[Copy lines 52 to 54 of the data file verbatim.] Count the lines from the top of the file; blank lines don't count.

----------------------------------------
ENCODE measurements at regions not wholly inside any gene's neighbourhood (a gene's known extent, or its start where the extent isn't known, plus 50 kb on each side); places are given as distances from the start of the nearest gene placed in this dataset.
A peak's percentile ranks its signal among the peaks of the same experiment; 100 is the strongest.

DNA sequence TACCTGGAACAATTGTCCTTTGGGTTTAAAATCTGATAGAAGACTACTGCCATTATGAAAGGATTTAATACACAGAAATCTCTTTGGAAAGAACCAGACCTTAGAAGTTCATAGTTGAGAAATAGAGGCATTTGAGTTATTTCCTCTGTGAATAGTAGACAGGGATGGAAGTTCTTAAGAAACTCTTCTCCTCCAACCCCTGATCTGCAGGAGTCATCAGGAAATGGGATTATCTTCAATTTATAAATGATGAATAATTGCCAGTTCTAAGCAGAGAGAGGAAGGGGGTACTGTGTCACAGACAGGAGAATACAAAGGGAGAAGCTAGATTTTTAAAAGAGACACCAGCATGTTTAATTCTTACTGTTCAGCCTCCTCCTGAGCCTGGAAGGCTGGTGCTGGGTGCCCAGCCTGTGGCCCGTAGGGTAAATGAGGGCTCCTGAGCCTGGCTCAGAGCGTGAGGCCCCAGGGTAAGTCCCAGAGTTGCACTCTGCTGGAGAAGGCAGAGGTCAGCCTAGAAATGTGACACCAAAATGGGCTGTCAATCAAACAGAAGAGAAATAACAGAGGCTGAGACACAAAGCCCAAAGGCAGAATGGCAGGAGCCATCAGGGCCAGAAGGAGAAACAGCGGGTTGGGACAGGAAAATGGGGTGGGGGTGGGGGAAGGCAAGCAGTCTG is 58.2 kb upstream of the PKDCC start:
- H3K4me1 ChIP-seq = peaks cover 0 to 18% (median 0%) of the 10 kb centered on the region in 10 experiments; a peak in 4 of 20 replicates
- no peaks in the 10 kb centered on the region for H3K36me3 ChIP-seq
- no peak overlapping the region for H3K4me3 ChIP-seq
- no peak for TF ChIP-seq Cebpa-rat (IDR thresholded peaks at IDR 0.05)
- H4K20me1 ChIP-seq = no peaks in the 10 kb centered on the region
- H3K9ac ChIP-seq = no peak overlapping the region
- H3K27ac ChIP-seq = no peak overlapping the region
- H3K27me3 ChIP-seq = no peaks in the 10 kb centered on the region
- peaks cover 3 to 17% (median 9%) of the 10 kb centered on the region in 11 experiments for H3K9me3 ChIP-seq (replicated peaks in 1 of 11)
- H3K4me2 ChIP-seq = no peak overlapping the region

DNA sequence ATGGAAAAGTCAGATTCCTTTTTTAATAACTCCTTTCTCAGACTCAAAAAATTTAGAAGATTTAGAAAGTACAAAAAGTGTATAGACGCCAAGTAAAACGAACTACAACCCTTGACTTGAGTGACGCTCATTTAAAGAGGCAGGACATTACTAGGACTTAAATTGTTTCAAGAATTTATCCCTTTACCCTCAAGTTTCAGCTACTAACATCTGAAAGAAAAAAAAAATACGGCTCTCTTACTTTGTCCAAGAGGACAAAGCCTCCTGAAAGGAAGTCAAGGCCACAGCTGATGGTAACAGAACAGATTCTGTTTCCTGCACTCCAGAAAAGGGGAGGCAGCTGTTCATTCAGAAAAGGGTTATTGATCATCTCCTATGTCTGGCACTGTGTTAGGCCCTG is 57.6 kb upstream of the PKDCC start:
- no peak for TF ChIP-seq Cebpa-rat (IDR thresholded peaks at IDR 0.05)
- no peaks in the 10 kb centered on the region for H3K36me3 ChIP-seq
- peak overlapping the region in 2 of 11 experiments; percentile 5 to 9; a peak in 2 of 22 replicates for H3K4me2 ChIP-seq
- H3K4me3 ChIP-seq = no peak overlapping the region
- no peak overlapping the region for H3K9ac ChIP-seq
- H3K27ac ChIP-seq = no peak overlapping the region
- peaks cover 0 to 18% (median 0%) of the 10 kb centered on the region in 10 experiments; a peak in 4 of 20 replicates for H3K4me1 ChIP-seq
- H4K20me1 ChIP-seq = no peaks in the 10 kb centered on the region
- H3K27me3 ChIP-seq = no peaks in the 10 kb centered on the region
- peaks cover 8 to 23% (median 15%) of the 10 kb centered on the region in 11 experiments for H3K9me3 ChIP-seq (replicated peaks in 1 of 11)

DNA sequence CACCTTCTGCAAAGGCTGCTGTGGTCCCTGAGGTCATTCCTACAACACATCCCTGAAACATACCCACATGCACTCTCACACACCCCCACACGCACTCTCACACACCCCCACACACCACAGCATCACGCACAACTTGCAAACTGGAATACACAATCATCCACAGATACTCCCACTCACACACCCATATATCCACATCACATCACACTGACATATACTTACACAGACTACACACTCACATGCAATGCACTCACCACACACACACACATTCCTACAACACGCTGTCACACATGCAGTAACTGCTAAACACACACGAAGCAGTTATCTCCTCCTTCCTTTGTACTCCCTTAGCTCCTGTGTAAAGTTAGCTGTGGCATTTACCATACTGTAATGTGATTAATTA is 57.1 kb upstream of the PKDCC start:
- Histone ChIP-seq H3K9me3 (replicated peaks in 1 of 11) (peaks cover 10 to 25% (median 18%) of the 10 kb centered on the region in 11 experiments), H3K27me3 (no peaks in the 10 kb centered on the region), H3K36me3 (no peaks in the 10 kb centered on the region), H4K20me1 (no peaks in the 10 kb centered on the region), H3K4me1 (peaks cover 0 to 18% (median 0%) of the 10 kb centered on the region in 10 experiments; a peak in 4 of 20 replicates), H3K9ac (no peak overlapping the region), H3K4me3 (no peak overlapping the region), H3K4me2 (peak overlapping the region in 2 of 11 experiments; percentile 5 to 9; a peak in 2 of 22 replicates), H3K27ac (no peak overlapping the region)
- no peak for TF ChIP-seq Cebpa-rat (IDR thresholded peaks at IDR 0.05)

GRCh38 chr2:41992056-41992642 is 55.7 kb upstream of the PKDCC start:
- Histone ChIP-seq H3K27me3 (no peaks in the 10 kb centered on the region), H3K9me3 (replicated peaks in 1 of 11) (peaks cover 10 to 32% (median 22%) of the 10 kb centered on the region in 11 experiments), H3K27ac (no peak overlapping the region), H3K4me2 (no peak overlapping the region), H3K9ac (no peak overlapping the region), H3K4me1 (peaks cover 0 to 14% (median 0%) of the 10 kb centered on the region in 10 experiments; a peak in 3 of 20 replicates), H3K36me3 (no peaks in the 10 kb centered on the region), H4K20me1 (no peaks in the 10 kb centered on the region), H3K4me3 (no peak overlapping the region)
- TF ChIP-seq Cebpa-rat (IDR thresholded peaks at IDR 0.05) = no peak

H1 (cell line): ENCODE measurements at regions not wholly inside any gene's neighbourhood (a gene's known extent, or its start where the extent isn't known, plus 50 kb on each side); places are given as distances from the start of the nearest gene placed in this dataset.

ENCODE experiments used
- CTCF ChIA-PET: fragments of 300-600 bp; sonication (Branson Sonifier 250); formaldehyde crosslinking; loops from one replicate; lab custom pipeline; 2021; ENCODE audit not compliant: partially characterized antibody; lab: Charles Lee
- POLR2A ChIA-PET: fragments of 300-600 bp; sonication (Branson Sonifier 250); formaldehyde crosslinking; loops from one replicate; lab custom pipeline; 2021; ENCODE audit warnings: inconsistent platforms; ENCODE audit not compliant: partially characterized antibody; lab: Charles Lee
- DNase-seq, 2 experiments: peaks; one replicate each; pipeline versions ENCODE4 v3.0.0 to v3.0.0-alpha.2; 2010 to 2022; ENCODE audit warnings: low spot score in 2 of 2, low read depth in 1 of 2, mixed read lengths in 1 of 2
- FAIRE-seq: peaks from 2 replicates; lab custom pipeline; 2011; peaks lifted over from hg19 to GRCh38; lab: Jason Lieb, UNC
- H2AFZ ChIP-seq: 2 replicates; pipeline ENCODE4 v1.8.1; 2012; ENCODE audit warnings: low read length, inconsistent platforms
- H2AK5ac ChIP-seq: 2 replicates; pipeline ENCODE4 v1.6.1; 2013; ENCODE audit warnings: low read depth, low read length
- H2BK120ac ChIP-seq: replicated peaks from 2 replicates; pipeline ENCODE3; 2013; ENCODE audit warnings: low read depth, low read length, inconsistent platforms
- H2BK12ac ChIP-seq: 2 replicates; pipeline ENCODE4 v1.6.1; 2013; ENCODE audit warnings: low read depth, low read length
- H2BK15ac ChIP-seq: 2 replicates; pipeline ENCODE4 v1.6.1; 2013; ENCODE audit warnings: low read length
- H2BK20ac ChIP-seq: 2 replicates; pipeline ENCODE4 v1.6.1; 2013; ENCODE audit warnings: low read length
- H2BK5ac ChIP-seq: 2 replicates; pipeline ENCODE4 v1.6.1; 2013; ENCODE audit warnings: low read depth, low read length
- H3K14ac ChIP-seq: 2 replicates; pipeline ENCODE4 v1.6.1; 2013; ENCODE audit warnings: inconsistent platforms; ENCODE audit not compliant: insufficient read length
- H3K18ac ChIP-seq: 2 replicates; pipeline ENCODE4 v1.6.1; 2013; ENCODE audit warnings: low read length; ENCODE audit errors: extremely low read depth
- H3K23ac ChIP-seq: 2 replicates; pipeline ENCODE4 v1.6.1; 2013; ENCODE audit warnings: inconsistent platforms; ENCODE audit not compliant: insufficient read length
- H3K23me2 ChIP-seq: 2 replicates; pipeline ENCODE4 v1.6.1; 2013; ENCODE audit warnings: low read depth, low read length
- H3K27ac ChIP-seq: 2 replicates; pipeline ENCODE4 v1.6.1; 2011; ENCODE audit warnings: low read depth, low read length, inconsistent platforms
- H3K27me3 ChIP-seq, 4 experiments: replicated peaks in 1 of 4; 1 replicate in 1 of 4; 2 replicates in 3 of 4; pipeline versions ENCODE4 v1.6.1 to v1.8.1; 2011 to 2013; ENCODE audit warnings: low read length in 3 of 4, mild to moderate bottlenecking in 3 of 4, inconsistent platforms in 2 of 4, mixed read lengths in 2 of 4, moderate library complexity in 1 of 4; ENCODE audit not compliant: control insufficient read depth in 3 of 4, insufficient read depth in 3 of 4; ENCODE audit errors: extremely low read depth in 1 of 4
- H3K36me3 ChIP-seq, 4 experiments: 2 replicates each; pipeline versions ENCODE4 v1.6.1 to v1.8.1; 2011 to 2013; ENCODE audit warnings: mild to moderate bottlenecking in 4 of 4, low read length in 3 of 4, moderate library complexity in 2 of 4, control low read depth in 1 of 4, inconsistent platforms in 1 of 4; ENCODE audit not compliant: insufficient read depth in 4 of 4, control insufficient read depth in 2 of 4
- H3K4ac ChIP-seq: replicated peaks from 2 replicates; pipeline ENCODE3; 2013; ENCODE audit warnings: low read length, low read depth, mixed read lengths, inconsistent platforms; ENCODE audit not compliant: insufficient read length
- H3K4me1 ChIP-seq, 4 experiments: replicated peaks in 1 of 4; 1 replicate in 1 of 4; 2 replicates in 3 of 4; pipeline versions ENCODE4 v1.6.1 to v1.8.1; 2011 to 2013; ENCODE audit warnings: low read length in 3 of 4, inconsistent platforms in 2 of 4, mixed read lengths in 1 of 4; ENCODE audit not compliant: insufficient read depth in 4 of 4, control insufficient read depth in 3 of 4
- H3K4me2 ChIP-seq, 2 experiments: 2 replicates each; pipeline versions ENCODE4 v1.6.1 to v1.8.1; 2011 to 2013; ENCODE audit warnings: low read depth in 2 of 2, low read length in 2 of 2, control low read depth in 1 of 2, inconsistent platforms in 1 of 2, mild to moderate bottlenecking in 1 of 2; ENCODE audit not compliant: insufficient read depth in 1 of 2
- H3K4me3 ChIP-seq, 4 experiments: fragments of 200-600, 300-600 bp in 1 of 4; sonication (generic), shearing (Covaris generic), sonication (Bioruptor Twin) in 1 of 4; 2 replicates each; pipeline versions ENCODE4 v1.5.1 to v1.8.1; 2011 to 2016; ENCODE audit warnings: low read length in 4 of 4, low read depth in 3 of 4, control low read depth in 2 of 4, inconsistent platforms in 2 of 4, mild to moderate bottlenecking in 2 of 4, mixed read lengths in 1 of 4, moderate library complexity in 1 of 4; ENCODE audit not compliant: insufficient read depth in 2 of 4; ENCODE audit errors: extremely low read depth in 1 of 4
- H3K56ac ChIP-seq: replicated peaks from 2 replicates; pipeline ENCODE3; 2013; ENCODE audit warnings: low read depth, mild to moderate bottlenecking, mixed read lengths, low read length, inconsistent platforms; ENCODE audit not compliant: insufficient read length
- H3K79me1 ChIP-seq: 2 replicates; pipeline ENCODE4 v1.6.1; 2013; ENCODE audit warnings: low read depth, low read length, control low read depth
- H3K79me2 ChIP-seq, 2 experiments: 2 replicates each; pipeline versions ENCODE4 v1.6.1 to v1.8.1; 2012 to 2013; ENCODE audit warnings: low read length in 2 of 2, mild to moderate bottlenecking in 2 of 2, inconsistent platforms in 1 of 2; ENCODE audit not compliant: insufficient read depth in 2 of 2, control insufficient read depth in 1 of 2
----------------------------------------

- H3K4me1 ChIP-seq, 4 experiments: replicated peaks in 1 of 4; 1 replicate in 1 of 4; 2 replicates in 3 of 4; pipeline versions ENCODE4 v1.6.1 to v1.8.1; 2011 to 2013; ENCODE audit warnings: low read length in 3 of 4, inconsistent platforms in 2 of 4, mixed read lengths in 1 of 4; ENCODE audit not compliant: insufficient read depth in 4 of 4, control insufficient read depth in 3 of 4
- H3K4me2 ChIP-seq, 2 experiments: 2 replicates each; pipeline versions ENCODE4 v1.6.1 to v1.8.1; 2011 to 2013; ENCODE audit warnings: low read depth in 2 of 2, low read length in 2 of 2, control low read depth in 1 of 2, inconsistent platforms in 1 of 2, mild to moderate bottlenecking in 1 of 2; ENCODE audit not compliant: insufficient read depth in 1 of 2
- H3K4me3 ChIP-seq, 4 experiments: fragments of 200-600, 300-600 bp in 1 of 4; sonication (generic), shearing (Covaris generic), sonication (Bioruptor Twin) in 1 of 4; 2 replicates each; pipeline versions ENCODE4 v1.5.1 to v1.8.1; 2011 to 2016; ENCODE audit warnings: low read length in 4 of 4, low read depth in 3 of 4, control low read depth in 2 of 4, inconsistent platforms in 2 of 4, mild to moderate bottlenecking in 2 of 4, mixed read lengths in 1 of 4, moderate library complexity in 1 of 4; ENCODE audit not compliant: insufficient read depth in 2 of 4; ENCODE audit errors: extremely low read depth in 1 of 4